ILLUSIONS ARE ANOMALIES that can reveal clues about the mysterious workings of the brain to neuroscientists in much the same way as the fictional Sherlock Holmes can solve a crime puzzle by homing in on a single out-of-the-ordinary fact. Think of the phrase “the dog that did not bark” (in Sir Arthur Conan Doyle’s short story “Silver Blaze”) or of the missing dumbbell (in Conan Doyle’s novel Valley of Fear).
Perhaps the most famous examples of such visual tricks are the geometric optical illusions. In the Ponzo illusion (a), first demonstrated by Italian psychologist Mario Ponzo in 1913, one horizontal line looks shorter than the other one, although they are identical. In the Müller-Lyer illusion (b, on page 46), created by German psychiatrist Franz Müller-Lyer in 1889, the line bounded by the diverging arrowheads looks shorter than the one with converging arrowheads—although they, too, are identical.
These illusions are very familiar yet powerful; knowledge of true line length does not stop or diminish their effect. Do we have any idea what causes them? Why would the visual system persist in committing an error, in perceiving incorrectly something so simple even when we consciously know it is a trick? Before we explore those questions, let us introduce two more eye puzzles.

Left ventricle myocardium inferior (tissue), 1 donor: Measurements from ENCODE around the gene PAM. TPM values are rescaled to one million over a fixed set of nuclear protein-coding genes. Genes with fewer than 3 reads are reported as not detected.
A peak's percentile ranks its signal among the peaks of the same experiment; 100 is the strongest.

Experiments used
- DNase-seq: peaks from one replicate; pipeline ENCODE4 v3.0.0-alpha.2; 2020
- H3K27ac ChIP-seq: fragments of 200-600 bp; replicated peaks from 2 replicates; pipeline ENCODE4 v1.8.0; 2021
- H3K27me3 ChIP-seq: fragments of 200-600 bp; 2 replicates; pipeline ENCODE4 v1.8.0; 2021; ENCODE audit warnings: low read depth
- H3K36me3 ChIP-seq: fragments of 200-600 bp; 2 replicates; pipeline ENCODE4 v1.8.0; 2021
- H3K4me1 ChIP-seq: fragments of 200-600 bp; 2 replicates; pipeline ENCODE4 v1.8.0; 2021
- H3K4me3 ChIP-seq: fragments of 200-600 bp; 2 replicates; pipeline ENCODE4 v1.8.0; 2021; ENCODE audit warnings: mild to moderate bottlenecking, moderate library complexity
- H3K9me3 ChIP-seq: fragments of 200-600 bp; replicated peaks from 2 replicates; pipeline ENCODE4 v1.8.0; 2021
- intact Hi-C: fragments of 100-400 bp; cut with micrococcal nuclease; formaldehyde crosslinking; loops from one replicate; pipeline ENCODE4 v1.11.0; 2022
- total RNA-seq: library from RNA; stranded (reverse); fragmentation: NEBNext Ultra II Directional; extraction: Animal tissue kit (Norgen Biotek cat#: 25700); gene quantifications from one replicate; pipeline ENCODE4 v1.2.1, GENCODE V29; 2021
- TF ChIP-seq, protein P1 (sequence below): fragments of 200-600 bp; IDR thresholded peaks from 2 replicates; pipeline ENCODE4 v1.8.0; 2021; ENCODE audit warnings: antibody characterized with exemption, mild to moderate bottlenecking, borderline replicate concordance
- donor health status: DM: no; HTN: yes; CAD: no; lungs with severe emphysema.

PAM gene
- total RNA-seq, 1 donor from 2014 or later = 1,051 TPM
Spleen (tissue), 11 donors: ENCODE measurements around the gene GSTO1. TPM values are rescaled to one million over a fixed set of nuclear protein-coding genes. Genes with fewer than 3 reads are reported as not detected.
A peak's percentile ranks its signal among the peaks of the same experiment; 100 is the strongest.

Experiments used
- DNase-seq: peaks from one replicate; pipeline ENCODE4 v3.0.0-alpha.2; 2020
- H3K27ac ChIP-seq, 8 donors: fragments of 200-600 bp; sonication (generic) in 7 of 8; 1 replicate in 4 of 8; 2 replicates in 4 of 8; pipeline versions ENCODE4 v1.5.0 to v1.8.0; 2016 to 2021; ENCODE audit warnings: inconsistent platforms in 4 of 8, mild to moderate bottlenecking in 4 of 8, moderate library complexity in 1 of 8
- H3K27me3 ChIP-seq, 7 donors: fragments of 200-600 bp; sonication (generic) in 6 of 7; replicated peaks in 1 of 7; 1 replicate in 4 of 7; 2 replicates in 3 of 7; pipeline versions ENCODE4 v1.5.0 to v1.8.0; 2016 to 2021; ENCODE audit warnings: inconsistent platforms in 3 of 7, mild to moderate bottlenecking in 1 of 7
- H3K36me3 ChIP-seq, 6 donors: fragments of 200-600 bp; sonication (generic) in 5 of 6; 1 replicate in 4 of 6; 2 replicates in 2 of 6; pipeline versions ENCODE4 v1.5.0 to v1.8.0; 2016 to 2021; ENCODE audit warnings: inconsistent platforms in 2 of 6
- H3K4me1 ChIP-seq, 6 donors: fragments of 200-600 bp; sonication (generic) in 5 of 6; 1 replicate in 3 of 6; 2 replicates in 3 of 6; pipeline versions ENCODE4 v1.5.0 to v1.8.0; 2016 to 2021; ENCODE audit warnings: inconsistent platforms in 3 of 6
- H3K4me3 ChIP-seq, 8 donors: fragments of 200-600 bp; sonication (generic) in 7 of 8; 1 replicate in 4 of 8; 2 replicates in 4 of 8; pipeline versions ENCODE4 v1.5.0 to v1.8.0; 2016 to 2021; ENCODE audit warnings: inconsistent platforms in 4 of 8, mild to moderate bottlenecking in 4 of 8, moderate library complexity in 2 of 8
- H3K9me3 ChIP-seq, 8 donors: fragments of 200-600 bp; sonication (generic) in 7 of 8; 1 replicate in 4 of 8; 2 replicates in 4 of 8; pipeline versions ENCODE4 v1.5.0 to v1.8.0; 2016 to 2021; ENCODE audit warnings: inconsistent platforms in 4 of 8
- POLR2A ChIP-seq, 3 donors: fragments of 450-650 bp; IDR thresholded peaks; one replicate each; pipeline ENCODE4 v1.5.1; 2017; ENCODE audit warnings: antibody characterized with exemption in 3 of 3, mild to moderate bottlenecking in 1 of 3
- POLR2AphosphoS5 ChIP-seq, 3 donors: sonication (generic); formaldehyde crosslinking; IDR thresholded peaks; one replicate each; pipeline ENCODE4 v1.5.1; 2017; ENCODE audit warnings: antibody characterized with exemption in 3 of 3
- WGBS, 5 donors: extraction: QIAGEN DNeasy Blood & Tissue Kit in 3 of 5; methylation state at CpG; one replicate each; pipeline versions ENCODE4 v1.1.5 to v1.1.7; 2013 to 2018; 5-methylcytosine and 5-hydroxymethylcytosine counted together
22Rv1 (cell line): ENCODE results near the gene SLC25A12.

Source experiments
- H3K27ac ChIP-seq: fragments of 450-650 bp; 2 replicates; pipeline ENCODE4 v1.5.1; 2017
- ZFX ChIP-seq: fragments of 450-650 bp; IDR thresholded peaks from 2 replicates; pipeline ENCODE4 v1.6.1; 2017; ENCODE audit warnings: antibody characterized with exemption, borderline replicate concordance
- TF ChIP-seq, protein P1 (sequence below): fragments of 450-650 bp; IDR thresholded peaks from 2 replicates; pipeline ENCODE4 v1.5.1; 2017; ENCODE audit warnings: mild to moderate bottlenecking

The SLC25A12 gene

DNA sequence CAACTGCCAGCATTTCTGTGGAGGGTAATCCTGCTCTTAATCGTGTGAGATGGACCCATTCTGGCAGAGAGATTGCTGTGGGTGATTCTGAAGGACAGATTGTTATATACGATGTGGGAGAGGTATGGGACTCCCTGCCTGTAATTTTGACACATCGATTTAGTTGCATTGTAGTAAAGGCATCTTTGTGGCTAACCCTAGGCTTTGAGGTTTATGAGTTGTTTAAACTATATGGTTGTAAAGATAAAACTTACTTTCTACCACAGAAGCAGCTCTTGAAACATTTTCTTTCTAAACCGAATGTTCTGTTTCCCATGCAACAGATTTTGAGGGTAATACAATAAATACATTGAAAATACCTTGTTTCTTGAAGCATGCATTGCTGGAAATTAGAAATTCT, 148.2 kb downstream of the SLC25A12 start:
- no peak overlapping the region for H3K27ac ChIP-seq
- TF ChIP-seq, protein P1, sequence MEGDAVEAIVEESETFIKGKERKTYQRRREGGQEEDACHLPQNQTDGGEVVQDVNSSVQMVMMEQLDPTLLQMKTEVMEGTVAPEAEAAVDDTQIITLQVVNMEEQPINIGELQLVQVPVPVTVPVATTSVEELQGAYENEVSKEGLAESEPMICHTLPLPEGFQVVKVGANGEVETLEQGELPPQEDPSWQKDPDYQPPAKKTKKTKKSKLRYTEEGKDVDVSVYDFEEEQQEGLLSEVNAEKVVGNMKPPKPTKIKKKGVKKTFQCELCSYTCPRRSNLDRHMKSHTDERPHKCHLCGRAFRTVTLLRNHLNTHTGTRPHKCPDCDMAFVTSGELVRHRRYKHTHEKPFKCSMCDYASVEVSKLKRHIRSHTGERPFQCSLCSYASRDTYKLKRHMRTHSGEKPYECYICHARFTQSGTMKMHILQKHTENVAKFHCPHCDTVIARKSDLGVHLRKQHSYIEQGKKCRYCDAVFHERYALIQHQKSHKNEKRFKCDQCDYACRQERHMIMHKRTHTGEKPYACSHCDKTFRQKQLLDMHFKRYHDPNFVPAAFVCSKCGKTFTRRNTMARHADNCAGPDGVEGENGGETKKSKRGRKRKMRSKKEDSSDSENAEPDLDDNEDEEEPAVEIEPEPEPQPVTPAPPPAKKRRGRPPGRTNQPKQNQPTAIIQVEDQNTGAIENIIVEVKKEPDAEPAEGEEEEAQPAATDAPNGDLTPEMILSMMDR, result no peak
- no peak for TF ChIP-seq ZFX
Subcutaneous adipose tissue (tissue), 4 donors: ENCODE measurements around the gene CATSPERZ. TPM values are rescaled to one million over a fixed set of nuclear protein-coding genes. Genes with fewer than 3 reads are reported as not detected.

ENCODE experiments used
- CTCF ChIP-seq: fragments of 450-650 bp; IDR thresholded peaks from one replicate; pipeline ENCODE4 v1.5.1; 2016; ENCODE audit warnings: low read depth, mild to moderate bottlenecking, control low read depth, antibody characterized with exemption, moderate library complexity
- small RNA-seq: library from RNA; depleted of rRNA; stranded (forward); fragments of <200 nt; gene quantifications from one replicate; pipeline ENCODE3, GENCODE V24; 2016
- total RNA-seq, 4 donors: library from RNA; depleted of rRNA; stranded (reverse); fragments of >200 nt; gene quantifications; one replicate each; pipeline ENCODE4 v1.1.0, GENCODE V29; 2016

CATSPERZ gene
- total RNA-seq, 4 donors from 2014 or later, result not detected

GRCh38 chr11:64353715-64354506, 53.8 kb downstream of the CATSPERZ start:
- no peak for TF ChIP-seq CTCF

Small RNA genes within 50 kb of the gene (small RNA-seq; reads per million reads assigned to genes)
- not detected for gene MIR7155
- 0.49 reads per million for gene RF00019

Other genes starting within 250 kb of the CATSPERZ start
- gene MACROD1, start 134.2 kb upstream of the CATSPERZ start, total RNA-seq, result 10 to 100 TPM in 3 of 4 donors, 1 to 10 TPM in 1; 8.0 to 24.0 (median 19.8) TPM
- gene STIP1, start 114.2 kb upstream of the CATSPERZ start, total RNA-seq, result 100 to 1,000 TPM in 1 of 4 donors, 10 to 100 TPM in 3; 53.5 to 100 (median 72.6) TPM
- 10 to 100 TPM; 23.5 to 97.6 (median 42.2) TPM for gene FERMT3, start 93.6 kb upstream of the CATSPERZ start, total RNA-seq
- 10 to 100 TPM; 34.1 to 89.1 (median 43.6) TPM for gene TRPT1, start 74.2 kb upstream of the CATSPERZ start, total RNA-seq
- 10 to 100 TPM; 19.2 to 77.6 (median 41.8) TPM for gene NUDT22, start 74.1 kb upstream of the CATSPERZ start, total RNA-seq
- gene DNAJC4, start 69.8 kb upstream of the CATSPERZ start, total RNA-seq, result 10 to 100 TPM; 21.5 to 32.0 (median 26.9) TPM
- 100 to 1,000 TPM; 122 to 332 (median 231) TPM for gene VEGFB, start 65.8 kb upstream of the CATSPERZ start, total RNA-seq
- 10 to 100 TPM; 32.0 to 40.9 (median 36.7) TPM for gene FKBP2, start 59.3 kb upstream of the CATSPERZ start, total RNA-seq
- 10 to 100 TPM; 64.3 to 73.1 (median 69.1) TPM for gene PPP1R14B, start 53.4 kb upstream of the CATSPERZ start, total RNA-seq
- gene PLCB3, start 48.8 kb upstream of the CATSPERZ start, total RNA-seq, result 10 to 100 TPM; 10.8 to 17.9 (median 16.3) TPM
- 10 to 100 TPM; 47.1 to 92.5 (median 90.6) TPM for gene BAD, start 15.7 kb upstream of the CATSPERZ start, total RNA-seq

In d, on page 47, we have a field of shaded disks that are seen as eggs dispersed among cavities. The disks that are light on top look like bumps or eggs, the others like cavities. This sense of depth comes from a built-in tendency for your visual system to assume that light shines from above (after all, we evolved on a planet with a single sun overhead). So the brain interprets the disks that are lighter on top as rounded like eggs and the light-on-bottom ones as cavities (because a hollow would be light on its bottom if lit from above). In e, on page 47, the shading gradient changes from left to right, and the depth is far less compelling (the tokens seem flatter) and more “bistable” (individual disks are equally likely to be seen as convex or concave, and the light source can be seen as arising from either side).
So far so good. But we also noticed that the perceived gradient of lightness—the apparent difference in brightness between the lightest and darkest parts of each disk—seems shallower for the spheres than for the craters. The brightness gradient also appears less steep for the light-on-top disks than for the light-on-side disks. Why? The physical gradient is exactly the same for each of the shaded disks (to convince yourself, rotate the paper).